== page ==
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FAQ (Frequently Asked Questions)

The Chain Home radar system

Since heightfinding relied on measurement of the ratio of signal strengths received by lobes created by the ground interference pattern, the ground in front of the antennae should, ideally have been flat out to a range of about one mile. A flat site, when account was taken of all other essential requirements, (see appendix 2) clearly was not achievable for all locations around the coast of UK, and compromises had to be made.

After installation, phasing and alignment of the instrumentation on the ground, a large number of calibration flights were carried out using an auto-gyro making circular and radial tracks at fixed heights. The deviations from the actual to the indicated heights were carefully noted and correction factors calculated for all azimuthal angles within the operational sector centred on the station's 'line-of-shoot.'

These correction factors were 'hard-wired' into the calculator ('fruit machine') by linking the contacts of banks of Post Office type 'Uniselectors' in a manner which took account of the azimuth at which the height was being measured and making the appropriate correction. The calculator therefore received, in addition to the elevation angle from the gonio and range from the A scan of the CRT, the azimuth noted from the original D/F of the aircraft.

 At higher elevation angles (angles above 8o), there was some ambiguity because of confusion with the multiple upper lobes of the 215 feet dipole stack, but these could be quickly resolved by a skilled operator noting the results of a series of readings. In fact, almost all aircraft of interest ('hostiles') were first observed at long ranges and therefore low angles of elevation, so this problem did not often arise.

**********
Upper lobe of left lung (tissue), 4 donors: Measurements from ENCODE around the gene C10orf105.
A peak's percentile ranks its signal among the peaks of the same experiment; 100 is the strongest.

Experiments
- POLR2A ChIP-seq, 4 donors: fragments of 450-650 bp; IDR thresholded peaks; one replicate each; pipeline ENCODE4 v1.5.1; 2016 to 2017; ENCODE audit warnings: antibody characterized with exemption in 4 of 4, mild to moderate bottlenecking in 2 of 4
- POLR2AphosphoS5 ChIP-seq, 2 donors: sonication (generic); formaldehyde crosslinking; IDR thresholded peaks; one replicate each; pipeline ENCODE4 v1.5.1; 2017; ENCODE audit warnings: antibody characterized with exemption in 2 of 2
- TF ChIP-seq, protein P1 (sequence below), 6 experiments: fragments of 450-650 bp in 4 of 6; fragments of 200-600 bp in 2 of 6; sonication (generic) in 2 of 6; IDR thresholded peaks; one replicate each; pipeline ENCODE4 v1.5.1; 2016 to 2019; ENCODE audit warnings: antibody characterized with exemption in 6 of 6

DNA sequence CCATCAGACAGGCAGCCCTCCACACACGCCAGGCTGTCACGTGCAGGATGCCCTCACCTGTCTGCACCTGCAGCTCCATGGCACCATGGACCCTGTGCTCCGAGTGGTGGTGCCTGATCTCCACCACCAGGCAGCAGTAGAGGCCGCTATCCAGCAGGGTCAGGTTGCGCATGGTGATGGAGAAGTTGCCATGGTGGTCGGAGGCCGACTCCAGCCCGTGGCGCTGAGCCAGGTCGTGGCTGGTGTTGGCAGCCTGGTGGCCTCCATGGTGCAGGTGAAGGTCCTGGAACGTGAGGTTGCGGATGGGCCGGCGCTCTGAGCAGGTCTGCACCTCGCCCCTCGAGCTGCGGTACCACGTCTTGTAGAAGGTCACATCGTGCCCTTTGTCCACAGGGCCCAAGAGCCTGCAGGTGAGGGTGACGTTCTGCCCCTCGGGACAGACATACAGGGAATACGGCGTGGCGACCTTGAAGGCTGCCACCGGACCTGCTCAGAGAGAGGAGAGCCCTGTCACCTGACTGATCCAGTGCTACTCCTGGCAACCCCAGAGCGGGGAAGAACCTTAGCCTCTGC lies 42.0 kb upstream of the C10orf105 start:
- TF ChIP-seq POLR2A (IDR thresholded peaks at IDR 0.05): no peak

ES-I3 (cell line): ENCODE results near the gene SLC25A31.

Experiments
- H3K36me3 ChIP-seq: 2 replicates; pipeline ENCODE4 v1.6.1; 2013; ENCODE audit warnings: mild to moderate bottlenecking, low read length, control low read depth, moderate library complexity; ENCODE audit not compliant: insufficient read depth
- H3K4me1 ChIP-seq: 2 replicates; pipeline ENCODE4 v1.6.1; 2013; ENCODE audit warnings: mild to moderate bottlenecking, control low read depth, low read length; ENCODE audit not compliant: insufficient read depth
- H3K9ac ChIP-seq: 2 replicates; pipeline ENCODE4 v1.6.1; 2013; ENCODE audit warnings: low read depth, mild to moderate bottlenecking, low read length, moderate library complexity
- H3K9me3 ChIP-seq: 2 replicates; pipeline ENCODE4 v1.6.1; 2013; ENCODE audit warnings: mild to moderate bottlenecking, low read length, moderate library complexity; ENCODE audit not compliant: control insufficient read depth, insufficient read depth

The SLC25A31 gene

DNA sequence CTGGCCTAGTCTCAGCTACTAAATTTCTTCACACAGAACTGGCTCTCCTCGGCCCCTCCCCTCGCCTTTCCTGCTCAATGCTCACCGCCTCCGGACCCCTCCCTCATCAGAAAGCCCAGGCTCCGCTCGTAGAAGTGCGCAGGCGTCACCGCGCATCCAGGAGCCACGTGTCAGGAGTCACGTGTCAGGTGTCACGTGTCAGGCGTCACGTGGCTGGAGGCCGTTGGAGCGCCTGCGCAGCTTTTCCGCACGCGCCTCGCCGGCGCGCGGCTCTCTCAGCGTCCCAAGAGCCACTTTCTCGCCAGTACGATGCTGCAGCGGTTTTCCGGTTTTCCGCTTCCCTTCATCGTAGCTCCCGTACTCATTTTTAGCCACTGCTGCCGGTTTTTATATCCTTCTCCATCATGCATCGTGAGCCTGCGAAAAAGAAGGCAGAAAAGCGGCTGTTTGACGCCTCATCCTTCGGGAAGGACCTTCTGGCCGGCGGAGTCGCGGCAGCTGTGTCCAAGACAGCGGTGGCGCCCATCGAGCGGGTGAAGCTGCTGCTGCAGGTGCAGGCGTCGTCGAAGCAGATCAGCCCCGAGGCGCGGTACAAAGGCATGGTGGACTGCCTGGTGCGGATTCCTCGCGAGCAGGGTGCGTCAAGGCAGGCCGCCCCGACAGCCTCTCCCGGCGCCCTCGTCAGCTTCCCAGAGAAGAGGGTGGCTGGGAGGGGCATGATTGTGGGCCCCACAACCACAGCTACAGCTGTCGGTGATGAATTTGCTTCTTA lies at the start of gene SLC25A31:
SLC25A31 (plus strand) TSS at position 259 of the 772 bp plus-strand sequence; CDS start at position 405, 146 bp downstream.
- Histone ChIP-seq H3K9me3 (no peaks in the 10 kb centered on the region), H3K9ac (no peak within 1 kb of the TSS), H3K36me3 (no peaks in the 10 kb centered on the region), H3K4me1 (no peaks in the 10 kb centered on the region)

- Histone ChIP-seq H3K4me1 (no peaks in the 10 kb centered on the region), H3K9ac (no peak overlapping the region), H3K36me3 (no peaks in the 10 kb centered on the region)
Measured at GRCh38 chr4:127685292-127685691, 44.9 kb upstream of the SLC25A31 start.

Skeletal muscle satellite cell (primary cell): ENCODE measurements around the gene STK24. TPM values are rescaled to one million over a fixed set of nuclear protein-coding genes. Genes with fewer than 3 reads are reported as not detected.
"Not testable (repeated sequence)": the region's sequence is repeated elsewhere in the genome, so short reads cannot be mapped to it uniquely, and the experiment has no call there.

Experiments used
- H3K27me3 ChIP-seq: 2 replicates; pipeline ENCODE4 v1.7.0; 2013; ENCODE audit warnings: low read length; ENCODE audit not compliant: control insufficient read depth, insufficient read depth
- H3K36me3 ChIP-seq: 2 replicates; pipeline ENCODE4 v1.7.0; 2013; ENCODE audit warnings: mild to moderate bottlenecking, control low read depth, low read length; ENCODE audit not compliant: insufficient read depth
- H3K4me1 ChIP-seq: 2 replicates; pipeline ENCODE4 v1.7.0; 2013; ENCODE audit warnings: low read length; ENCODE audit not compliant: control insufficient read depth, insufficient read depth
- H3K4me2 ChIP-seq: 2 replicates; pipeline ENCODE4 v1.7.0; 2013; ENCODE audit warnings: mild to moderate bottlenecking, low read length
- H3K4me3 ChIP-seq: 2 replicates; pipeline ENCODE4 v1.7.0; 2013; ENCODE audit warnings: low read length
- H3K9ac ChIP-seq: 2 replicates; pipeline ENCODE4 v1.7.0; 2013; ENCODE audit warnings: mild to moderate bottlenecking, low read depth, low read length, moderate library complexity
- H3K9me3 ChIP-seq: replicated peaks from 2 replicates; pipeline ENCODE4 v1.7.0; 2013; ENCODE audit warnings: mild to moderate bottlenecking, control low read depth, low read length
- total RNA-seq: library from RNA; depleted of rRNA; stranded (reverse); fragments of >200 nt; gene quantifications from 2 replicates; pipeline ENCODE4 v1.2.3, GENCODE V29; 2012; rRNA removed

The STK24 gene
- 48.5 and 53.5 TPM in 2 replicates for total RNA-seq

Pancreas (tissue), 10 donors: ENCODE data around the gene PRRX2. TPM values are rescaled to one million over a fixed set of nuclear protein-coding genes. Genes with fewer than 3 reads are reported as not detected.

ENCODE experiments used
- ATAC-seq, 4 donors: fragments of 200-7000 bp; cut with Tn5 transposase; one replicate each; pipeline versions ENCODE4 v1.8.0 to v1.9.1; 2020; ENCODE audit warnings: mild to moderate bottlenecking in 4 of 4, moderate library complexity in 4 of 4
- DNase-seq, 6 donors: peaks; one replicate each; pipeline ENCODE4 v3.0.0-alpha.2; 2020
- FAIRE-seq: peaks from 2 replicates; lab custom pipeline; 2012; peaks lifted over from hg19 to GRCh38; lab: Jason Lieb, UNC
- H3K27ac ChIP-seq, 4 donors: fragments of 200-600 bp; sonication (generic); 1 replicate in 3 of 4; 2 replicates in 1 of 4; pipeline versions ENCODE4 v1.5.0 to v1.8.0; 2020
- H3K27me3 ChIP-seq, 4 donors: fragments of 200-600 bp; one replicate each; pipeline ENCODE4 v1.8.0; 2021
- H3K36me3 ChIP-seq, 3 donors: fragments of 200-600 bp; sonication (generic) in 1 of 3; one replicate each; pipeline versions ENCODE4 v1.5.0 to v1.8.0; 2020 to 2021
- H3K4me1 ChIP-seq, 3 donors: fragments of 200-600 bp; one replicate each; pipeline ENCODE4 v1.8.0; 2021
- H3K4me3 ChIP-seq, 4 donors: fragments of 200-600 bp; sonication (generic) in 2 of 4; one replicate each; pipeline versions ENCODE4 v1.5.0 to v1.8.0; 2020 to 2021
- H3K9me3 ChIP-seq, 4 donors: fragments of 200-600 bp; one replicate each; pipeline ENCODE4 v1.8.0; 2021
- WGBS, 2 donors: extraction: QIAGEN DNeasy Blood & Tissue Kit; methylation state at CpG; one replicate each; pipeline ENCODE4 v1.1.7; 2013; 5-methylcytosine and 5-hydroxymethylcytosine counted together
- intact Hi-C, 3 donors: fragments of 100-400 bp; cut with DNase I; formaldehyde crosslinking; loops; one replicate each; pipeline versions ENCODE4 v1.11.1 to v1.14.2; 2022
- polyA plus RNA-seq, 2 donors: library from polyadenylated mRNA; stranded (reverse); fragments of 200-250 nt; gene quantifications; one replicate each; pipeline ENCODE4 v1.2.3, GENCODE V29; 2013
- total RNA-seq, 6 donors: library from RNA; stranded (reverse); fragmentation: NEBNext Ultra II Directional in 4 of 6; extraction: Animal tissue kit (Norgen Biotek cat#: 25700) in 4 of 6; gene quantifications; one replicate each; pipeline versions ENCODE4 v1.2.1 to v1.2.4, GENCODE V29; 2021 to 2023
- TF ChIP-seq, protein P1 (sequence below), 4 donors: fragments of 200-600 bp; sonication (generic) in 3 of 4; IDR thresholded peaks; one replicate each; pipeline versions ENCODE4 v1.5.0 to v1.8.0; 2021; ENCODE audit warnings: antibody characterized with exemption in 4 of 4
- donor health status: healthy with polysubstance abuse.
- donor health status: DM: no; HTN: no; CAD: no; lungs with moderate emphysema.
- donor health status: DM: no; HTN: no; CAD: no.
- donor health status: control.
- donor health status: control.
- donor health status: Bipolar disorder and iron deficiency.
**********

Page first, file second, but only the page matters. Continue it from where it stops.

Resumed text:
For aircraft in the first elevation gap, heightfinding was achieved using the 95 feet (angle = 5.9o) dipole stack and a third stack at 45 feet (angle = 12.5o).

All the measurements were taken using the same goniometer, the feeders from the various antennae elements being selected by the operator, using buttons operating a remote, motorized set of change-over switches.

Counting of aircraft in close formation (raid strength) relied on the skill of the operator who, when experienced, was able to make an assessment by observing the 'beat' rate of the composite echoes. To assist in this assessment, the transmitted pulse could be momentarily shortened to 6 microseconds (from 20 microseconds) by a push button on the console, the shorter pulse improving the range resolution by about 3:1.

It should be mentioned at this point that the great success of CH was due in no small measure to the incredible acquired skill of experienced operators, particularly the WAAFS (Women's Auxiliary Air Force). Signals at extreme ranges, well below 'noise' level, were detected and tracked.

The mechanism by which this was achieved is still not fully understood but believed to be due to an unconscious form of pattern recognition within the noise structure, somewhat analogous to the 'cocktail party' effect. Also, unlike scanning (searchlight) radars, CH, being a 'floodlit' system, provided up-date at p.r.f. rate with a corresponding integration gain when using a CRT with a long persistence phosphor. Figure 6 illustrates typical performance achieved by experienced operators on an average size bomber such as the Heinkel 111.

 (This article is taken from "The GEC Journal of Research", Vol. 3 No.2 1985 pages 73-83 and has been reproduced with the kind permission of the Editor. The copyright of the material remains with the owner.)


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